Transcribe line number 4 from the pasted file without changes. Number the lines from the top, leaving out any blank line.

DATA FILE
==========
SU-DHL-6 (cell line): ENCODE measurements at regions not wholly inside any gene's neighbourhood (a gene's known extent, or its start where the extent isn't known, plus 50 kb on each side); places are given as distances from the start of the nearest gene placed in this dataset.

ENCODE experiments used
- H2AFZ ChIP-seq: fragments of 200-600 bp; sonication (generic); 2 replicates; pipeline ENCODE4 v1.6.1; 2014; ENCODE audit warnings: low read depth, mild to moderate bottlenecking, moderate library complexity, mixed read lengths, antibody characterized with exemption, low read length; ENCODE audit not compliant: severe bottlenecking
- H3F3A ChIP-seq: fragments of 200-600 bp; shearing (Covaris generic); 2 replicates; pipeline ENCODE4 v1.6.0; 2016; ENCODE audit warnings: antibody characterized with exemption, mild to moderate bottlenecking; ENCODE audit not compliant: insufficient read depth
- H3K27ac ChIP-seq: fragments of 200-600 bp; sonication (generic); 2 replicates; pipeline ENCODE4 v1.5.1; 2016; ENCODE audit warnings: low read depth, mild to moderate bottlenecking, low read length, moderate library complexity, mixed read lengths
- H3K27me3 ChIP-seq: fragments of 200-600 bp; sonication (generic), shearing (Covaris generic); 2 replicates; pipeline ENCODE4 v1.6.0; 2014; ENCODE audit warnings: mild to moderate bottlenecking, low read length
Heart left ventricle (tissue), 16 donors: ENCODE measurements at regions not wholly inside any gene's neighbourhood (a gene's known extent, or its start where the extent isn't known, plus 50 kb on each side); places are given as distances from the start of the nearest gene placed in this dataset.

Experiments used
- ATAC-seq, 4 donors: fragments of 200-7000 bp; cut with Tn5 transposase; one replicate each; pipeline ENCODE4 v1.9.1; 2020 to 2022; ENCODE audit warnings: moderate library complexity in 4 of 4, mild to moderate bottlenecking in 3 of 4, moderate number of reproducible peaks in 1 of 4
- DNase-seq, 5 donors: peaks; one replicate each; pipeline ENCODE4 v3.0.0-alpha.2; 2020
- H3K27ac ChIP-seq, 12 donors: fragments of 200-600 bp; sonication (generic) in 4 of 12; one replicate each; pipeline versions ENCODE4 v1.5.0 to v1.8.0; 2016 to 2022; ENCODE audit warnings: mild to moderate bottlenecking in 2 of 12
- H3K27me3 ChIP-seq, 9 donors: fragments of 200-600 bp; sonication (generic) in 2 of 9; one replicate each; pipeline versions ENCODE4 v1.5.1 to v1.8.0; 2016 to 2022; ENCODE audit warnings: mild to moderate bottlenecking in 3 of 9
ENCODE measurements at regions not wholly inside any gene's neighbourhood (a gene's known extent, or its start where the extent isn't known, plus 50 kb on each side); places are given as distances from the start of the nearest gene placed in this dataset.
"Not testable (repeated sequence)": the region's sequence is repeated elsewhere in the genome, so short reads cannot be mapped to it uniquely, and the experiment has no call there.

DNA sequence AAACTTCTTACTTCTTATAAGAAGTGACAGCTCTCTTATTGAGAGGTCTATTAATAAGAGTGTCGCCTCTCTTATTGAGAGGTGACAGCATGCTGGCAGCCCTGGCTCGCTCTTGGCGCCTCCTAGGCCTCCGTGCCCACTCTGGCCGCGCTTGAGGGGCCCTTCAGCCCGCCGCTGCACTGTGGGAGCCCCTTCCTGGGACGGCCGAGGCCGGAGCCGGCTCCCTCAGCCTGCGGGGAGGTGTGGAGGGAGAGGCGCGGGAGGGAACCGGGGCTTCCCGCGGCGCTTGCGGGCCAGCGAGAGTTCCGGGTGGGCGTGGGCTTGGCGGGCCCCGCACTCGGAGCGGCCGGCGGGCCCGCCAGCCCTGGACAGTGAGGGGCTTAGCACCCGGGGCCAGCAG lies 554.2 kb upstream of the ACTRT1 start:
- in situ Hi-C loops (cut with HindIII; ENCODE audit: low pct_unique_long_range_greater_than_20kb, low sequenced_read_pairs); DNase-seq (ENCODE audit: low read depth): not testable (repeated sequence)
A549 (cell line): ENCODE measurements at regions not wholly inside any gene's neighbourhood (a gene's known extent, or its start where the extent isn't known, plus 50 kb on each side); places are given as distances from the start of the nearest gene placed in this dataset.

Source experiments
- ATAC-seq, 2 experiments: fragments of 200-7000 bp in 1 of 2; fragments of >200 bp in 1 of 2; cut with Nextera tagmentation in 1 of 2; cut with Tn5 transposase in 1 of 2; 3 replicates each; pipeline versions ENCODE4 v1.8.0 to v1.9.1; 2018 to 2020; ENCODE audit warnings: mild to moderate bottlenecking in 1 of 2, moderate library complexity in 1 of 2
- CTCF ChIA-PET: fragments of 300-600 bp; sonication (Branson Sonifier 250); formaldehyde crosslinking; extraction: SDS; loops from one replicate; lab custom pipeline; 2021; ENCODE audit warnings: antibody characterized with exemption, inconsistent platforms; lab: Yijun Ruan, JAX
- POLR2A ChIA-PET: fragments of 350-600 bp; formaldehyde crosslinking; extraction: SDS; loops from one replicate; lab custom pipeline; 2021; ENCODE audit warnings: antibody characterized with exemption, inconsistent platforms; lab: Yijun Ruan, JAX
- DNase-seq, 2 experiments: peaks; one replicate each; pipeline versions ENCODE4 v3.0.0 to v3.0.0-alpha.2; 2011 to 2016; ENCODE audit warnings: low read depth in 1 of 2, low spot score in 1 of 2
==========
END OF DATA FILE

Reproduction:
- H3F3A ChIP-seq: fragments of 200-600 bp; shearing (Covaris generic); 2 replicates; pipeline ENCODE4 v1.6.0; 2016; ENCODE audit warnings: antibody characterized with exemption, mild to moderate bottlenecking; ENCODE audit not compliant: insufficient read depth